What does Mennonite Brethren theology have in common with that of other Christian denominations? And what are the distinctive emphases of Mennonite Brethren theology? Our Confession of Faith is a short document, informed by Scripture, that names the perspectives through which we read God’s Word in order to live as Christ’s followers. This is the sixth article in a series by the Board of Faith and Life exploring the 18 articles of this formative document.
“Instead, speaking the truth in love, we will grow to become in every respect the mature body of him who is the head, that is, Christ. From him the whole body, joined and held together by every supporting ligament, grows and builds itself up in love, as each part does its work” (Ephesians 4:15–16).
Have you ever heard the fable of the scorpion and the frog? The tiny creatures find themselves at the riverbank, both waiting to cross over.
The scorpion – who cannot swim – asks the frog to carry him across.
The frog, fearful of the scorpion’s deadly sting, declines the request.
The scorpion argues that such an action would drown them both and coaxes the frog to comply. However, midway across, the scorpion stings his amphibious helper causing both to slip below the river’s current.
Gasping for air, the frog asks why.
“I’m sorry,” the scorpion replies. “It is simply in my nature to do so.”
There is a common belief that some behaviours are deeply embedded: innate behaviours define an individual’s character or nature. Outsiders perceive the purpose and disposition of individuals and organizations based on observed actions.
The church (both as the body of Christ and as a people set apart) is not immune to this scrutiny: the nature of the church is constantly under observation. Inherited from Christ (our head), the behaviour of the church should mirror what is prescribed in God’s Word.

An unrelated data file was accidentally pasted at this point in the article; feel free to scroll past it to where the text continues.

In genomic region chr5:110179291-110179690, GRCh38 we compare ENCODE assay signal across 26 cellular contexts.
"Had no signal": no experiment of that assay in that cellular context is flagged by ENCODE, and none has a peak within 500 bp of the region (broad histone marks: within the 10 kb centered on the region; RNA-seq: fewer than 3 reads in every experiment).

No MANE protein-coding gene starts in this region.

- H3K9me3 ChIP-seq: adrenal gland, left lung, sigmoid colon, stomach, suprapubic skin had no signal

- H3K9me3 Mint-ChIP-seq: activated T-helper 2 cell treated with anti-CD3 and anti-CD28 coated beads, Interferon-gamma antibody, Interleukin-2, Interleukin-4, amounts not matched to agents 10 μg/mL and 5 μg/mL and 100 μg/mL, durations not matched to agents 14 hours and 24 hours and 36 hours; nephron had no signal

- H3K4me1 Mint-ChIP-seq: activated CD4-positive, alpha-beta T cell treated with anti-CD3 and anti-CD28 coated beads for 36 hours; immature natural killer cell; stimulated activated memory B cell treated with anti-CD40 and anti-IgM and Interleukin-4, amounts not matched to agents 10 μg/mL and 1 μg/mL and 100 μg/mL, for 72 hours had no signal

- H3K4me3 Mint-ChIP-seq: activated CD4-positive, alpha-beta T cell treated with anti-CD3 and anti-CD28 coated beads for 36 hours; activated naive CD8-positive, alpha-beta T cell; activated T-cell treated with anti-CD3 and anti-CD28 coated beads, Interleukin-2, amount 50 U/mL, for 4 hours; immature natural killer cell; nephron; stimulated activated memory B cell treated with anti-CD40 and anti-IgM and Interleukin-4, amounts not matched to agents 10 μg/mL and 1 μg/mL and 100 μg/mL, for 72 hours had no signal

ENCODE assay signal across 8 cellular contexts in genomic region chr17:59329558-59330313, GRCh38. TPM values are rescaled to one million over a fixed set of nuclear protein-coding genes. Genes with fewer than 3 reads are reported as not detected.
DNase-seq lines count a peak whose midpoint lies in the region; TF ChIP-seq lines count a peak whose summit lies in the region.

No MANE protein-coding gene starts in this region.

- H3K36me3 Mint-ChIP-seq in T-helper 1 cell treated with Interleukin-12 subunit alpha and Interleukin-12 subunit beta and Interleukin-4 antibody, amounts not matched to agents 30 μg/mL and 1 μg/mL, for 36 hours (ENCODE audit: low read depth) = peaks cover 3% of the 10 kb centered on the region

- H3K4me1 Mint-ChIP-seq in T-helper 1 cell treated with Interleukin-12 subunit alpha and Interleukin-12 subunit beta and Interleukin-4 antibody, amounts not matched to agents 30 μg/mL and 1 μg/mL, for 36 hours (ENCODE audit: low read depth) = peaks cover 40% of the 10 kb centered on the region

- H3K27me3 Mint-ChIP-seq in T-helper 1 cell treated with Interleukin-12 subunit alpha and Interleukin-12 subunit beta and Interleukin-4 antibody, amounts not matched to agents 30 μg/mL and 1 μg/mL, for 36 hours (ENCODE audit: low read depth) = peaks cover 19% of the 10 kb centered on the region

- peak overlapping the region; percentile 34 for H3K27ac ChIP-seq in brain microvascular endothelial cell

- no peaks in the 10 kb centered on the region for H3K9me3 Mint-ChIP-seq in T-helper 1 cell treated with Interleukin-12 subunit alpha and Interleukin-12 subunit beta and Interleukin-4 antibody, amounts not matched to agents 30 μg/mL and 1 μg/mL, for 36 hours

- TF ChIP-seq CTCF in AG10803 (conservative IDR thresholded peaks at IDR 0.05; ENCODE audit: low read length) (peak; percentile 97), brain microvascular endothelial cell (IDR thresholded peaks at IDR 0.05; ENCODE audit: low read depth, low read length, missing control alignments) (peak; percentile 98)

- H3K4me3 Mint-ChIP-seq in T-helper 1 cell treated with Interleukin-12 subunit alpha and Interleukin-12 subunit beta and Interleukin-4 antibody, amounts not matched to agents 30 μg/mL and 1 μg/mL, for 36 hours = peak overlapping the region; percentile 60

External influences are also at work: some so powerful that they can change the behaviours of an individual or organization. The church suffers the influence of outside forces trying to change its nature. The question for us is: what of the church is inherited behaviours, representing our heavenly Father’s DNA, and what has been distorted by other forces?
Article 6 of the Mennonite Brethren Confession of Faith describes the elements that make up the nature of the church: “We believe the church is the covenant community called by God through Jesus Christ to live a life of discipleship and witness as empowered by the Holy Spirit. The local church gathers regularly for worship, fellowship, and accountability and to discern, develop, and exercise gifts for ministry.”
Let’s examine several of these elements:
We do more than choose to be part of the church; we firmly agree to a way of living and to be accountable to each other.
As an individual, I am the temple of Holy Spirit, but it is only in community that the church is revealed.
This occurs not of our volition, but through a sanctification (separation) process. This is important because we ought not to make the church about the called but always about the One who calls.
It is in and through the church that we learn how to become more like Christ.
It is in and through the church that we learn how to best present God’s story to the world.
We the church act through the resourcing and empowering of God. Both nature and nurture are present here, an internal response enhanced by an outside power, the Holy Spirit.
In coming together, we are both blessed and a blessing. Gathering is the most visible expression of the Body
We place ourselves in a posture of humility and revere God as the head of the church. For the church, the only person worthy of worship is the triune God.
This profound word means a lot more than just getting along with each other. It is also responsibility for one another’s well-being.
An act of surrendering free choice in order to experience true freedom in Christ.
We give of our time, effort, and money so that others may experience healing, comfort, and growth.
Are these elements alive in our churches today? Are we responding with behaviours that express our Father’s DNA? Or have we allowed other influences to distort the nature of the church?
[Elton Da Silva is executive director of the Mennonite Brethren Church